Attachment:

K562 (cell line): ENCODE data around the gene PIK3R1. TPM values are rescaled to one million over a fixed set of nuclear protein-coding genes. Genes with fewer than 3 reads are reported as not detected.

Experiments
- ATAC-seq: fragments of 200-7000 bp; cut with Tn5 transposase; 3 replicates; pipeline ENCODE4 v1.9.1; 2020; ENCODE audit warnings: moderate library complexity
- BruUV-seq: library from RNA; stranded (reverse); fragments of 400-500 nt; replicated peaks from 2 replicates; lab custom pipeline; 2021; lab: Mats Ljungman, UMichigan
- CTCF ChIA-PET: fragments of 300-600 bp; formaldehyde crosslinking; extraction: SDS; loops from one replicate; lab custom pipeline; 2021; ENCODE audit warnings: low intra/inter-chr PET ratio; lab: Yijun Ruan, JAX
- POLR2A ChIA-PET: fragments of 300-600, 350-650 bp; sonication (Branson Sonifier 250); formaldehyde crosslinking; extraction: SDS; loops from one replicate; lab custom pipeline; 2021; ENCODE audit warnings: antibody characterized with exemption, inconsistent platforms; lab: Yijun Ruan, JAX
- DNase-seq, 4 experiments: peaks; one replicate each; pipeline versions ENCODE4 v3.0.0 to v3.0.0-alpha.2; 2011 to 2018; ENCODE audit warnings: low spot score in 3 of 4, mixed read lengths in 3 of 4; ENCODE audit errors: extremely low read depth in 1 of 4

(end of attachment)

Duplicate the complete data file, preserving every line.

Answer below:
K562 (cell line): ENCODE data around the gene PIK3R1. TPM values are rescaled to one million over a fixed set of nuclear protein-coding genes. Genes with fewer than 3 reads are reported as not detected.

Experiments
- ATAC-seq: fragments of 200-7000 bp; cut with Tn5 transposase; 3 replicates; pipeline ENCODE4 v1.9.1; 2020; ENCODE audit warnings: moderate library complexity
- BruUV-seq: library from RNA; stranded (reverse); fragments of 400-500 nt; replicated peaks from 2 replicates; lab custom pipeline; 2021; lab: Mats Ljungman, UMichigan
- CTCF ChIA-PET: fragments of 300-600 bp; formaldehyde crosslinking; extraction: SDS; loops from one replicate; lab custom pipeline; 2021; ENCODE audit warnings: low intra/inter-chr PET ratio; lab: Yijun Ruan, JAX
- POLR2A ChIA-PET: fragments of 300-600, 350-650 bp; sonication (Branson Sonifier 250); formaldehyde crosslinking; extraction: SDS; loops from one replicate; lab custom pipeline; 2021; ENCODE audit warnings: antibody characterized with exemption, inconsistent platforms; lab: Yijun Ruan, JAX
- DNase-seq, 4 experiments: peaks; one replicate each; pipeline versions ENCODE4 v3.0.0 to v3.0.0-alpha.2; 2011 to 2018; ENCODE audit warnings: low spot score in 3 of 4, mixed read lengths in 3 of 4; ENCODE audit errors: extremely low read depth in 1 of 4